Children’s Cloth Collar
To Make it
You will need:
A CIRCLE OF THICK CLOTH MEASURING 40 cm ACROSS (FELT IS A GOOD FABRIC TO USE BECAUSE IT DOESN’T FRAY). PENCIL/PEN. SCISSORS. RULER.GLUE. VELCRO. BEADS. BRAIDING. NUTSHELLS, ETC. FOR DECORATION.
- Draw a circle measuring 13cm across in the middle of your cloth. Cut out the smaller
circle and put it to one side.
- Now cut away slightly less than a quarter of your cloth collar. If the cloth starts to fray, turn the edges over and glue them down.
- Glue strips of Velcro onto each end of the collar. One strip needs to go on the upper
side of the collar, the other on the underside.
- Stick buttons, beads, painted nutshells, ribbon, or anything else you can think of onto
your collar to decorate it.
How to make a Canopic Jar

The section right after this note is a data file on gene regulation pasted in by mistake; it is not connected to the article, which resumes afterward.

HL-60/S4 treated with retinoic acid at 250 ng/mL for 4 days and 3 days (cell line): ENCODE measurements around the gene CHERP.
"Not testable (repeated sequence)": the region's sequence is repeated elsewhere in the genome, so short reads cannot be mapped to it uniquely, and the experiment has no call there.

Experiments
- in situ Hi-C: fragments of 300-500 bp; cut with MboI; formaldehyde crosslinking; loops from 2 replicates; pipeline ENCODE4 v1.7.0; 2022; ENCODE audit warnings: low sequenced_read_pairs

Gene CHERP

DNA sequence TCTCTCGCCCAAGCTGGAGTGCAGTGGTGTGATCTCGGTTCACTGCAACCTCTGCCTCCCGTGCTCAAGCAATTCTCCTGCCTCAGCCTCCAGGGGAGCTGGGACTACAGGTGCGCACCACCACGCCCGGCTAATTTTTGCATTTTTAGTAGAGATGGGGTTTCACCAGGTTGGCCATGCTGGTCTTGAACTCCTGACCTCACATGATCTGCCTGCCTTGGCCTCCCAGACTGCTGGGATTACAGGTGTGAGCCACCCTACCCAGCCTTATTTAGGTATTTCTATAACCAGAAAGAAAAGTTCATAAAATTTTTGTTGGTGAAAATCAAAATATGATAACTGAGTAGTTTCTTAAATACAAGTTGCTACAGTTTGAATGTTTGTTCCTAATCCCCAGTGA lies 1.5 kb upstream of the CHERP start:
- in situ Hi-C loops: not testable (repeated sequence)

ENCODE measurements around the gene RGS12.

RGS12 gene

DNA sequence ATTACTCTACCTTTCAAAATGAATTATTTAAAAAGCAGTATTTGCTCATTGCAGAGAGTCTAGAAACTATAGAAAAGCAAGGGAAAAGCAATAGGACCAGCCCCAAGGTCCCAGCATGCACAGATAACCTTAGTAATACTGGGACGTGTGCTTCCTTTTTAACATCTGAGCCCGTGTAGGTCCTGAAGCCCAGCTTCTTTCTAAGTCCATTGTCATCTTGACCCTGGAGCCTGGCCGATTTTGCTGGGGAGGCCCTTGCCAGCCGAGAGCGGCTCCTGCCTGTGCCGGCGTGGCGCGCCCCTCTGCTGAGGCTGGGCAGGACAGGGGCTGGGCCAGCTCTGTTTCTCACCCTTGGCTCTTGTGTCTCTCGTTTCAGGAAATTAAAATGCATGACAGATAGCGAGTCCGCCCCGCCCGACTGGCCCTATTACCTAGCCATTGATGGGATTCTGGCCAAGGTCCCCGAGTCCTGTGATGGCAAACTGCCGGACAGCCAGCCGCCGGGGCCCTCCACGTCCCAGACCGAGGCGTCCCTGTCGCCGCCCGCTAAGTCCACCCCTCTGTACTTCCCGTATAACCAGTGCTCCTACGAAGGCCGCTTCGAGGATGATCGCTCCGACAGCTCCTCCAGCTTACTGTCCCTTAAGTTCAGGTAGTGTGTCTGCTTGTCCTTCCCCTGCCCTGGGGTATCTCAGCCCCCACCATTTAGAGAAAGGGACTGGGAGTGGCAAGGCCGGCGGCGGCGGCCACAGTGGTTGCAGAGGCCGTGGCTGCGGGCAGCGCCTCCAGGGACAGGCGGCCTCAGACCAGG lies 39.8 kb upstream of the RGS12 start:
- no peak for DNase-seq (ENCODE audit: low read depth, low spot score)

You will need:
- Cardboard Tube
- Paint for decoration
- Modelling clay
- Papier-mâché the tube & leave to dry.
- Paint the tube gold or brown.
- Draw a cartouche on the tube
- Write your name in the cartouche.
- Make the head of the Canopic jar out of clay. Mould and Shape the heads, and add ears and eyes, then other facial details. You can make heads of the Egyptian Gods, or simply invent your own four heads. Often the heads of the gods and goddesses wore striped cloths and headdresses.
Useful drama techniques
The children assume the role of Egyptian characters and are questioned by the remainder of the class, also in role.
- What is it like being a pharaoh?
- How many pyramids do you have?
- Are you frightened about losing power?
They can ask the questions either as themselves, so their point of view is outside the drama, or they can adopt a role within the drama and ask questions from this perspective. If the class is in role, this helps to focus the kinds of questions asked. This is a useful probing technique which seeks to develop knowledge of the characters’ motives, attitudes and behaviour and increases awareness of the complex nature of human behaviour.